Distribution: times like these...

5 min read

What used to be smooth-flowing international trade in standard parts and fasteners is now fraught with delays, uncertainty and price hikes. Four suppliers offer advice about how to keep up.

Buying in parts is just not as easy as it used to be. Where once just-in-time (JIT) supply methods were common, they are no longer. “JIT relies on relative stable demand and delivery, neither of which is currently taking place. As demand is up, manufacturers are pushing for more parts; however, suppliers cannot keep pace with this increase. This leads to a whiplash effect throughout the supply chain,” says Jared Keipert, director of procurement at Earnest Machine Products.

In such an environment, customers are asking for greater reassurance. “People are being more strategic in how they buy, and are seeking reassurance to make sure that we can supply. More customers are asking for confirmation of lead times than before” they place an order, says Mark Moody, sales and marketing director at WDS Components.

While that may seem obvious, granting such a wish is not so simple, he explains. “It can be tricky to provide lead times. The market is far more dynamic than it used to be. There’s a reluctance to commit to the longer term. We can guarantee that something is put on a boat now, but asking for a commitment [of that] in 3-4 months is harder. People aren’t holding to their plans; they are changing as they go.”



“Component parts are very low-cost in a production process, but if they aren’t available, they can have a high impact,” saysMoody. “We make sure that we’re aware of that, and need to make sure that customers’ demand is met wherever possible. Sometimes that means talking more to the customers to learn more about what they really need, and re-prioritising.”

He adds: “Larger customers are accustomed to sharing work. I’m talking more about customers that shop around trying to find the best deal. They might get a good price, but not the availability. Everyone needs to be more open about their requirements. If they get a sudden spike order, could we spread it over months? It would be better if we can talk about it. We can work with suppliers to keep production lines running. There is no need to panic-buy.”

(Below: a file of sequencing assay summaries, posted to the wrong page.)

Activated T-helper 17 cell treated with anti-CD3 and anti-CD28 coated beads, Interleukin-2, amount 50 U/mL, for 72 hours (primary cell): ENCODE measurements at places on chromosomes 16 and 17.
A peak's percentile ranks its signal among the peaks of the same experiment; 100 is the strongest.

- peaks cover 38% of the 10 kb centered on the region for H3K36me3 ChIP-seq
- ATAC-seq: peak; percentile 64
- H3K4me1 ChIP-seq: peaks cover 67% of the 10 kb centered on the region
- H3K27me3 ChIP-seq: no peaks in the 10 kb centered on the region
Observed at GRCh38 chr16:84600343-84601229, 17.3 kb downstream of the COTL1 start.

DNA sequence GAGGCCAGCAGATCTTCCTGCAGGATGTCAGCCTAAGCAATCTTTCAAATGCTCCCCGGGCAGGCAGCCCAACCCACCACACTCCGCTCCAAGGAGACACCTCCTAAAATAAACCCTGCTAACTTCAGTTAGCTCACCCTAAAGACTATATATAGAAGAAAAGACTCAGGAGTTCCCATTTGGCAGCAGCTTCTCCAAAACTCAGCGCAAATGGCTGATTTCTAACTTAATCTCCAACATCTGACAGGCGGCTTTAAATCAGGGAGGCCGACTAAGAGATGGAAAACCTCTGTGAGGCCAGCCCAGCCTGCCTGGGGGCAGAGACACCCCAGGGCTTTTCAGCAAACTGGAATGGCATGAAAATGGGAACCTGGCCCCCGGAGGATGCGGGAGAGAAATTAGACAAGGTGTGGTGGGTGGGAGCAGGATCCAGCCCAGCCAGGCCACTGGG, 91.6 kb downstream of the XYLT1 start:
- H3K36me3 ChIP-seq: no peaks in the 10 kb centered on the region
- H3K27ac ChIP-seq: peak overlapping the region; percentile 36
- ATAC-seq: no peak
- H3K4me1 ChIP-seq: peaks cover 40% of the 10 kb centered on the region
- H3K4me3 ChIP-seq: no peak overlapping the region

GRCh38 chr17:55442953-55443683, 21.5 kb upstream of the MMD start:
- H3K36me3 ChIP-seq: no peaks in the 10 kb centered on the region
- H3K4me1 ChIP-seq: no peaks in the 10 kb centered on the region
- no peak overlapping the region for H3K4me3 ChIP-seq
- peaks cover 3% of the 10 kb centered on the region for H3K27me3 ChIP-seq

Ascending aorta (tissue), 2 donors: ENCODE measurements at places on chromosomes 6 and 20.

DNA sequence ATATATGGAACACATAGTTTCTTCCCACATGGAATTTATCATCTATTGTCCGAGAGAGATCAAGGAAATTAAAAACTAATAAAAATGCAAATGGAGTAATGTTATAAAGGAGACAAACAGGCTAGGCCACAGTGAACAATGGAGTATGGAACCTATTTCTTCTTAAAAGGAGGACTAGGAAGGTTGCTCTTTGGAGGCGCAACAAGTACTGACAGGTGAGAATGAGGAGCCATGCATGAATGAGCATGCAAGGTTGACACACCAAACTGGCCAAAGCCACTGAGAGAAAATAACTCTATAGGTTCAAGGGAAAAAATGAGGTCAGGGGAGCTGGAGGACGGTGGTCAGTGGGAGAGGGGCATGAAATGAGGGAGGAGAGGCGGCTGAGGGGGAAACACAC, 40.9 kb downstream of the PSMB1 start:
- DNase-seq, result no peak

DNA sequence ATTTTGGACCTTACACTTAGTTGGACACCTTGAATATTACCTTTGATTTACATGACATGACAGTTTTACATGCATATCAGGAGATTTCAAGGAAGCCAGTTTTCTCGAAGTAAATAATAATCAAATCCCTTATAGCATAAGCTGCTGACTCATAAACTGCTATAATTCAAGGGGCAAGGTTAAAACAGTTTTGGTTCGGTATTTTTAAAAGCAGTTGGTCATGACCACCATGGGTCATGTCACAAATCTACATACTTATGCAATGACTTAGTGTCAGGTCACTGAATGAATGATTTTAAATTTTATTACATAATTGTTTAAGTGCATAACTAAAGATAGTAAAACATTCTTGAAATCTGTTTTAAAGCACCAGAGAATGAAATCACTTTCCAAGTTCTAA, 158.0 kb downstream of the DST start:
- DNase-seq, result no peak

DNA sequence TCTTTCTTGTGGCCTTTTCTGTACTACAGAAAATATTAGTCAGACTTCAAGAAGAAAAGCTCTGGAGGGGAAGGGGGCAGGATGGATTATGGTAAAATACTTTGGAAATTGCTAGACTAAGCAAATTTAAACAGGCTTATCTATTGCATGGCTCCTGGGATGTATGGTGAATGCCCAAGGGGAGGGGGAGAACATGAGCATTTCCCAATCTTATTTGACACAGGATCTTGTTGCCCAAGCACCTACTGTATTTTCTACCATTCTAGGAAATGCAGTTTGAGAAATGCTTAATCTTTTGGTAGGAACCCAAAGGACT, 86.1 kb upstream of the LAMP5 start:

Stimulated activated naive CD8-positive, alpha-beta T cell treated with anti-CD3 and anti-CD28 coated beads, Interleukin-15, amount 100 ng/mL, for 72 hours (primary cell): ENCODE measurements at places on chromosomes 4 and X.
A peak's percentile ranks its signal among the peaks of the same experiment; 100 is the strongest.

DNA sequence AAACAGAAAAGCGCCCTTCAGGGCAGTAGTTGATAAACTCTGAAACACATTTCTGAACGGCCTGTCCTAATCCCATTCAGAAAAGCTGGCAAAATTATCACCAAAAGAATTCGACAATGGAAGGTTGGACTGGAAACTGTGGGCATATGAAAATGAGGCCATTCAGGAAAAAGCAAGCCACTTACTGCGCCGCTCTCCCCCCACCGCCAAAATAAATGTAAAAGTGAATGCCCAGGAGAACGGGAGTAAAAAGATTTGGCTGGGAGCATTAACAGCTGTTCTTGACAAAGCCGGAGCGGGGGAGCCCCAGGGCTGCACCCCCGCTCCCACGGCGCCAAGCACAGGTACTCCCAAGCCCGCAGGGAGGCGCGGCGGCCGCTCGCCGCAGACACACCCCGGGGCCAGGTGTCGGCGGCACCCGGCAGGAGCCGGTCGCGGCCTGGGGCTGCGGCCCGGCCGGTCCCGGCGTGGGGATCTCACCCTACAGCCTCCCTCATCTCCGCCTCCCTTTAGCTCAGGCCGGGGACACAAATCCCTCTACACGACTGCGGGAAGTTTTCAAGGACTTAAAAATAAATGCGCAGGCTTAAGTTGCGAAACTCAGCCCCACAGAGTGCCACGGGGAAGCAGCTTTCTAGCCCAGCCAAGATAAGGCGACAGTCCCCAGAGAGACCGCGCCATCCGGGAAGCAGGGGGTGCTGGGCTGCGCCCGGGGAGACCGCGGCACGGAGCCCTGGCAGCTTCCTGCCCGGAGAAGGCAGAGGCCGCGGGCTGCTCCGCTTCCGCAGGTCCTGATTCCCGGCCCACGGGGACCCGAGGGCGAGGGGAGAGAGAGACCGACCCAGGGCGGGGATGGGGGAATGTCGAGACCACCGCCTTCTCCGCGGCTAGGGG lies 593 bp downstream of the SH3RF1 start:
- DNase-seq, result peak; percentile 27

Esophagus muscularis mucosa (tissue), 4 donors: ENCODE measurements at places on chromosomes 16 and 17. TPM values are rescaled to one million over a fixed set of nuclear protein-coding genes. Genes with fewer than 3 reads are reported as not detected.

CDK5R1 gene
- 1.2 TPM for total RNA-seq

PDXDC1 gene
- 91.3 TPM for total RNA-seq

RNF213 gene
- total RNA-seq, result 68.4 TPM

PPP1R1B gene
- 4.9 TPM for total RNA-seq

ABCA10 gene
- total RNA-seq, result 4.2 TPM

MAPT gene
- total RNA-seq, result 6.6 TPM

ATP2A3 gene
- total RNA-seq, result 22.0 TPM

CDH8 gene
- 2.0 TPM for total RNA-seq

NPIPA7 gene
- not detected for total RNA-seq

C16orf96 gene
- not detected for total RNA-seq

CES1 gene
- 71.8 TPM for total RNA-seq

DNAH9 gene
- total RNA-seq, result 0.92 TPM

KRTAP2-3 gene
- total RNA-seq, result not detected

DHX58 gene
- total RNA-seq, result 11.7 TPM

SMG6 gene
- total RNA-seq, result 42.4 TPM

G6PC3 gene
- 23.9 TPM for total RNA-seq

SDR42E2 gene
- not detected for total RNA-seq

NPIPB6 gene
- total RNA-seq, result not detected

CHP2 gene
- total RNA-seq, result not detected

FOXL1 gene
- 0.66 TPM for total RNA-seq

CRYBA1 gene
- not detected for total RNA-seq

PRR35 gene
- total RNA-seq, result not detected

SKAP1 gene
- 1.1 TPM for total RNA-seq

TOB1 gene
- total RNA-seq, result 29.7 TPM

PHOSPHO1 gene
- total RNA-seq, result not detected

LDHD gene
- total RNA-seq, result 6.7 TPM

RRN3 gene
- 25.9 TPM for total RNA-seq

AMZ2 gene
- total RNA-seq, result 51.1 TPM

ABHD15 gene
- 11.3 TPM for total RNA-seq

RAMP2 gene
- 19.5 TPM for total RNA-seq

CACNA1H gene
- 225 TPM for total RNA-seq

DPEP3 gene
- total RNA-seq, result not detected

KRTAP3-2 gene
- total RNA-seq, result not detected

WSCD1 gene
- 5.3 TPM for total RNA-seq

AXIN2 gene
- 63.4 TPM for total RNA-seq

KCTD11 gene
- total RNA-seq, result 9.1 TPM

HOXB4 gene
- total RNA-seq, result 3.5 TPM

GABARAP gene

At Earnest Machine, Keipert says: “Customers should rethink their relationships with sources. If anything can be learned from this, it is that information sharing and stability are critical. I expect to see less ‘price shopping’ and more integration with suppliers.”

Another voice echoes those ideas. “Communication with our customers and suppliers is key. Long-range forecasting along with long-term customer/supplier commitment allows for increased risk mitigation factors. Ensuring shipments are on schedule, and identifying problems early allows us to react in good time,” says David Cartledge, director of sales at Staytite.

Lock, latch, hinge and handle manufacturer EMKA has used its close relationships with customers to help keep them on the right side of a cost increase, explains UK MD Andrew Billingham. “We were forced to have a price increase in October. What we did was rang the customers and told them to get their orders in before then, and we would honour the price. Because we have the same rules with the parent company. That was appreciated by customers.”


For Billingham, the key to getting ahead of supply chain disruption is to plan ahead and have a longer lead time. He says: “We have seen an increase in call-off orders, which are forecasts with some commitment: ‘in the next 12 months, we expect to use X volume.’ What that means is that we can then commit to buy that from the parent company. We have a certain horse-box manufacturer for whom we stock their annual complement of handles. We found buying in a year’s stock at a time is the most economical way to do it. They commit to take that over 12 months.”